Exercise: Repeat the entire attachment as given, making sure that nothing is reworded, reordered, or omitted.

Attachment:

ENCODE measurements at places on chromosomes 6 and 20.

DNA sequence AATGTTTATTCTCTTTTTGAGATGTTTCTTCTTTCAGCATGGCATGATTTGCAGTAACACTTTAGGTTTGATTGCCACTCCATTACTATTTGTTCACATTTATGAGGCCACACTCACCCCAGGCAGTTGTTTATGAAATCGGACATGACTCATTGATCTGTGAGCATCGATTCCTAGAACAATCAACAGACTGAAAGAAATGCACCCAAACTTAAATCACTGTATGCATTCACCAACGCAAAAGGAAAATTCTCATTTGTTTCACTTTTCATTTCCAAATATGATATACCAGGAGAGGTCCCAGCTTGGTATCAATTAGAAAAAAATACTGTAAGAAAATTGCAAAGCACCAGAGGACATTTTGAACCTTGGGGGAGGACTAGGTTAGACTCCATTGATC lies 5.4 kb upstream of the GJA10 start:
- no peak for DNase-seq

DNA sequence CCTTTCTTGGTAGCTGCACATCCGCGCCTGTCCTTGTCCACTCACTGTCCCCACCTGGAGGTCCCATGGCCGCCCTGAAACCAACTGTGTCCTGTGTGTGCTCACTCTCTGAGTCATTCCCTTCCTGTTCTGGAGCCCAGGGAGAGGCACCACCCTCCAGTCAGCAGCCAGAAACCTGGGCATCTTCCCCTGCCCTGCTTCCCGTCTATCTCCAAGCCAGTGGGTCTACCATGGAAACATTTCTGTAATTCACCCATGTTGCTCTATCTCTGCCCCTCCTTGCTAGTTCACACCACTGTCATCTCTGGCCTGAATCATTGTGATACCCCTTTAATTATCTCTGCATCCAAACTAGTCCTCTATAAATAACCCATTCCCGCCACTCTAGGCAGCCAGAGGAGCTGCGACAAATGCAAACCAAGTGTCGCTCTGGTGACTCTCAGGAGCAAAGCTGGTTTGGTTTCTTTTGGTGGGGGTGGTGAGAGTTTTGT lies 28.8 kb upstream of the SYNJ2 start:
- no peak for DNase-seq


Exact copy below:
ENCODE measurements at places on chromosomes 6 and 20.

DNA sequence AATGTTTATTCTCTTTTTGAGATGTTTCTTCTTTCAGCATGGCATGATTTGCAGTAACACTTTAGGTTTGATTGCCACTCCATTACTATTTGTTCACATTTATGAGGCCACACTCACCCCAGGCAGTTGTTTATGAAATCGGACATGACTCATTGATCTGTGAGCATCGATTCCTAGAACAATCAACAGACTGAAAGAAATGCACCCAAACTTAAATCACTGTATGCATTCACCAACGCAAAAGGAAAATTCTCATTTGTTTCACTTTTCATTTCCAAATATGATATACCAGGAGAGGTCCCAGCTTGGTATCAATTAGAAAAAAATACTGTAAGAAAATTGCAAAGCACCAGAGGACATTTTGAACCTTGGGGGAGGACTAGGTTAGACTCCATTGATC lies 5.4 kb upstream of the GJA10 start:
- no peak for DNase-seq

DNA sequence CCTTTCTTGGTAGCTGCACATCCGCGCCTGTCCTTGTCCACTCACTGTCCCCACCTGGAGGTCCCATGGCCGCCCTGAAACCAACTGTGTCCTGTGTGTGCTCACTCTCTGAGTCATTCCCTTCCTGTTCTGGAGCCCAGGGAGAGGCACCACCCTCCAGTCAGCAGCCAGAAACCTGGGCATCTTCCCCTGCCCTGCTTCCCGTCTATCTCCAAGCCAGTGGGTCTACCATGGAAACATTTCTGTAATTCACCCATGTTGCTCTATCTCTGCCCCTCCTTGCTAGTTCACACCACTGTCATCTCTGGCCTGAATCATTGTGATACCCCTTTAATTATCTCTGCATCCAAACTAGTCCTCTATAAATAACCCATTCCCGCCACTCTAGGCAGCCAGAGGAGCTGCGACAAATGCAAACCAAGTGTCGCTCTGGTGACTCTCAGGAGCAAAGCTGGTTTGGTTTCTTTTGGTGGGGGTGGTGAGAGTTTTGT lies 28.8 kb upstream of the SYNJ2 start:
- no peak for DNase-seq